Posted by: preacherjean | May 10, 2013


Another lovely sonnet from Malcolm Guite…



We saw his light break through the cloud of glory
Whilst we were rooted still in time and place
As earth became a part of Heaven’s story
And heaven opened to his human face.
We saw him go and yet we were not parted
He took us with him to the heart of things
The heart that broke for all the broken-hearted
Is whole and Heaven-centred now, and sings,
Sings in the strength that rises out of weakness,
Sings through the clouds that veil him from our sight,
Whilst we our selves become his clouds of witness
And sing the waning darkness into light,
His light in us, and ours in him concealed,
Which all creation waits to see revealed .


Posted by: preacherjean | February 10, 2013


I ran across this wonderful sonnet by British poet and priest, Malcolm Guite. His website is:


For that one moment, ‘in and out of time’,
On that one mountain where all moments meet,
The daily veil that covers the sublime
In darkling glass fell dazzled at his feet.
There were no angels full of eyes and wings
Just living glory full of truth and grace.
The Love that dances at the heart of things
Shone out upon us from a human face
And to that light the light in us leaped up,
We felt it quicken somewhere deep within,
A sudden blaze of long-extinguished hope
Trembled and tingled through the tender skin.
Nor can this this blackened sky, this darkened scar
Eclipse that glimpse of how things really are.

Posted by: preacherjean | May 11, 2011

Not as silly…

Here is the project I finally turned in.

Who am I?

Posted by: preacherjean | May 11, 2011

A silly thing…

I had to do a project for one of my Pastoral Theology classes which was to create a video. This was my first attempt.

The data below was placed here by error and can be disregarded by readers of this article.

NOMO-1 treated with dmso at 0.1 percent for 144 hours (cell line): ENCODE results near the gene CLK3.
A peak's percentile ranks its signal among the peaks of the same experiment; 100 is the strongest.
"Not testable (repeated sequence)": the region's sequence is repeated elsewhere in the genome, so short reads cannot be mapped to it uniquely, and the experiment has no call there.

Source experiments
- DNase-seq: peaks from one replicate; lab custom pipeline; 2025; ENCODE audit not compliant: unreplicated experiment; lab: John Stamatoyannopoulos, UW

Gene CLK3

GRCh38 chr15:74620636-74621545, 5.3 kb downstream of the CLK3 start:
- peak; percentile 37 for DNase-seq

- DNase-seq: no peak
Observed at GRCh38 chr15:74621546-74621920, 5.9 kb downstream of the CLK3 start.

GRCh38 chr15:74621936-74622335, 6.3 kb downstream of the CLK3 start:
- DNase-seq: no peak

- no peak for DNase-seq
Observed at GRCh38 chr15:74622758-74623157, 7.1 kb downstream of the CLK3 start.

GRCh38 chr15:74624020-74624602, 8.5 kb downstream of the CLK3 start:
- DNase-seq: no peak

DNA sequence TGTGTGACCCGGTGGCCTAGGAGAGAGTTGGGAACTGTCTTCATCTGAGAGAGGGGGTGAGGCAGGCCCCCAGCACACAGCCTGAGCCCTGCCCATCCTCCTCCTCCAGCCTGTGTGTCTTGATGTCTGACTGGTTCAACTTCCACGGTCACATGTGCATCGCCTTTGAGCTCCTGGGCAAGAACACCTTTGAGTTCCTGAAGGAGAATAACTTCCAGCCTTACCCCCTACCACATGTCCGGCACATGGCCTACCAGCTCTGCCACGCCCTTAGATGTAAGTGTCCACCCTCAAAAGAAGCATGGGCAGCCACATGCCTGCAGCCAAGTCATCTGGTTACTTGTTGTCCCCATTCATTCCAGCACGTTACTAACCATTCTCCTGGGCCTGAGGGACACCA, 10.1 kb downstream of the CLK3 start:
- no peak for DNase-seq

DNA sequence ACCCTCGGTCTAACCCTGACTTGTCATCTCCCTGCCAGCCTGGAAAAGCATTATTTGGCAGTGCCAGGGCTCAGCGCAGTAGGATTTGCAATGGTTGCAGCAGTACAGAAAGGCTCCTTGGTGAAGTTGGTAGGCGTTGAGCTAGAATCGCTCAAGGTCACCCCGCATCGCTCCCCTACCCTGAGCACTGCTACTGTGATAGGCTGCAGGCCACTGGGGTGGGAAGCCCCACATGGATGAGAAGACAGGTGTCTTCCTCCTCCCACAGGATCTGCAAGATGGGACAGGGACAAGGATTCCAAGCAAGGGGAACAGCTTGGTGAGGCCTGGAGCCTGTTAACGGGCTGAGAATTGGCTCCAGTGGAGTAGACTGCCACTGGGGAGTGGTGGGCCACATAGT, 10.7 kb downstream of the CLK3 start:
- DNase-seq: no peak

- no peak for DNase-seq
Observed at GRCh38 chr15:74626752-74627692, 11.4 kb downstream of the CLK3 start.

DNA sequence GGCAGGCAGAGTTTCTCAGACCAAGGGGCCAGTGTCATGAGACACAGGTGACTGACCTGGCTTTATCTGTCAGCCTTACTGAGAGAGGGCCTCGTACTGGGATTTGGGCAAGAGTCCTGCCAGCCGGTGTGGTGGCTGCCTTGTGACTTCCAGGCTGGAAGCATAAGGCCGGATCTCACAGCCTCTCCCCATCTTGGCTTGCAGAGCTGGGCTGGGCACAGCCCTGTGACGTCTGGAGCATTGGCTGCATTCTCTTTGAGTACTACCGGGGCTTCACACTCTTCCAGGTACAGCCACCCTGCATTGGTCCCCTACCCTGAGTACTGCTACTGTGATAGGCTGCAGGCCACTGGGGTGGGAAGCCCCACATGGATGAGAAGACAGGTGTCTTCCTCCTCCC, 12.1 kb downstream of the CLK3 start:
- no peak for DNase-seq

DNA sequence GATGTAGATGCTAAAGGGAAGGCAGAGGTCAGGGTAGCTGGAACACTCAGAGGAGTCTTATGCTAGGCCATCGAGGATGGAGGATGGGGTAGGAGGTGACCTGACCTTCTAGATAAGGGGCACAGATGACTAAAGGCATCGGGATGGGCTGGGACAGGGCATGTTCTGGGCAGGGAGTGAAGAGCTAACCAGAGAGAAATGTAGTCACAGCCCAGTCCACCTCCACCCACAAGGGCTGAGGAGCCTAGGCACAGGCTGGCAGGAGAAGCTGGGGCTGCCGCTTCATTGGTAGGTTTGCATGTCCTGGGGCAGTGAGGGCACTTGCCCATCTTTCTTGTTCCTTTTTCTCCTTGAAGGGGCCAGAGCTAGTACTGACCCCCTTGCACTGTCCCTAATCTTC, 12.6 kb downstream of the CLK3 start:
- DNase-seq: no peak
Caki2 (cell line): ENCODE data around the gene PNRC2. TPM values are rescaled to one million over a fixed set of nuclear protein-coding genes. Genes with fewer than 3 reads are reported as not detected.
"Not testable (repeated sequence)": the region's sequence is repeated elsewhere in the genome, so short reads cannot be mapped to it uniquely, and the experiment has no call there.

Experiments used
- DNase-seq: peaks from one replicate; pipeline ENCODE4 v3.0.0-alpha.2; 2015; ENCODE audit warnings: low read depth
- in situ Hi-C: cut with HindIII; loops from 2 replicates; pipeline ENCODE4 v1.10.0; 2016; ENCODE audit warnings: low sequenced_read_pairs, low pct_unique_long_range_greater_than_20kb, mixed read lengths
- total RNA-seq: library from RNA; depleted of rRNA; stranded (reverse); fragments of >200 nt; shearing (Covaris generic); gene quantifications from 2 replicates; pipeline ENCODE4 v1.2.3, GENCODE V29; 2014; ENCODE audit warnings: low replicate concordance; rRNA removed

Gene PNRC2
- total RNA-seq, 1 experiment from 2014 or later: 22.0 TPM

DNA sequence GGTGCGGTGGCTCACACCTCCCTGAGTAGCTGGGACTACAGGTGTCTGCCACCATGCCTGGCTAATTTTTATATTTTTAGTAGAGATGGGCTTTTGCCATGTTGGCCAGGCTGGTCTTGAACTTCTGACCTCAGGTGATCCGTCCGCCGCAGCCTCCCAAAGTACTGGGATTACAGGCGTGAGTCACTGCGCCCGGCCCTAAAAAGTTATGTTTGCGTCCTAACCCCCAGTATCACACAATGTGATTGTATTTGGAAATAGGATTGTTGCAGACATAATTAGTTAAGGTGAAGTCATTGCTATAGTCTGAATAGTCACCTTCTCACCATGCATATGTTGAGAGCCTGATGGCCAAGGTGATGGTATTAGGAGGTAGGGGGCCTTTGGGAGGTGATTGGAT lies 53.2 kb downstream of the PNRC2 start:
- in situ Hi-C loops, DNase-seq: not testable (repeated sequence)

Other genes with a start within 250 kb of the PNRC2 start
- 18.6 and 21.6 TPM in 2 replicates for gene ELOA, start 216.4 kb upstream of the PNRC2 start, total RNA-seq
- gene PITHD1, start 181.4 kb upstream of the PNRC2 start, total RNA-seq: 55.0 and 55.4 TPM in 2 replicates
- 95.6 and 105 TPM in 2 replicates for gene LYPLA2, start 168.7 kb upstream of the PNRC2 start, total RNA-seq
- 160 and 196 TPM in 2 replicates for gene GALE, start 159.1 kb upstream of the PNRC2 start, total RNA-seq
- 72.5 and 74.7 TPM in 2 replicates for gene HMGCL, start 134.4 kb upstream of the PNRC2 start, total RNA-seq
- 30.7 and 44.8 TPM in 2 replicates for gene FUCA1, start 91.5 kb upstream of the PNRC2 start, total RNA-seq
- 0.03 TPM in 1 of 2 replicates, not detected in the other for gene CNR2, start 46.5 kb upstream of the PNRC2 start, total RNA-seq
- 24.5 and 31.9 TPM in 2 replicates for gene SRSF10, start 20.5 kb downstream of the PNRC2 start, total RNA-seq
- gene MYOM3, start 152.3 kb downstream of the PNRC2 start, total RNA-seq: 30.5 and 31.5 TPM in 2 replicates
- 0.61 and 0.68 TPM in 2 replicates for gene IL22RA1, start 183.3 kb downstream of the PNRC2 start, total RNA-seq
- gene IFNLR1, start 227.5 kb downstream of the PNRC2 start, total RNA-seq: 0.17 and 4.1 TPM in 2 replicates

Posted by: preacherjean | May 9, 2011

Who am I?

Who am I?

I ask, who am I to enter into the dark place of someone’s pain?
Or the sun filled warmth of a joy not my own.
Who am I to say, I know, I understand, I am listening?

And He answers, you are the one whom I called.
You are my ears, my arms, my hands, my love.
You are my wounded healer, my agent of hope.

And I ask, who am I to refuse?

Posted by: preacherjean | March 13, 2011

States I Have Visited

I was with my Dad when he visited his last two states (Maine and Vermont).  I have a ways to go, and I don’t know if I’ll ever get out of the Lower 48.  But the travel bug still bites…

I have visited 41 states (82%)
Create your own visited map of The United States

Posted by: preacherjean | January 25, 2011

An Odd Little Thing

Sometimes I like to pretend that I’m simple…

Sometimes I like to pretend that I’m simple.

Like I’m not smart.

Like I’m not knowledgeable.

Like I’m not analytical.

Like I’m very young or I’m very old.

I pour my coffee and take it down the hall to my computer desk or my books and, in that brief, innocent time between pouring and sitting, I am a free spirit, living only for God.

No responsibilities.

No worries.

No pain.


And in those moments, I feel such compassion,

For the young,

For the old,

For the simple.

For me.

Posted by: preacherjean | August 27, 2010

One Reflection on my CPE Experience

As part of our final evaluation on our whole CPE experience, we were instructed to either choose a poem or story that reflected our experience or to write something new. I don’t consider myself a writer, generally, so I certainly wasn’t going to create something new, but I guess the Holy Spirit had other ideas and the following story came to me all at once demanding to be written down. For those of you who don’t know what CPE is, it’s a chaplaincy internship that focuses on group interaction and communication as a large part of the learning process. I was fortunate and blessed to be a part of a very special group with a wonderful supervisor. If any of you read this, I love you!

Leaving the Nest – A Fable

As the sun rose over Madeline Island, a small eaglet raised her downy, wobbly head and looked out over the edge of the aerie, blinking sleepily.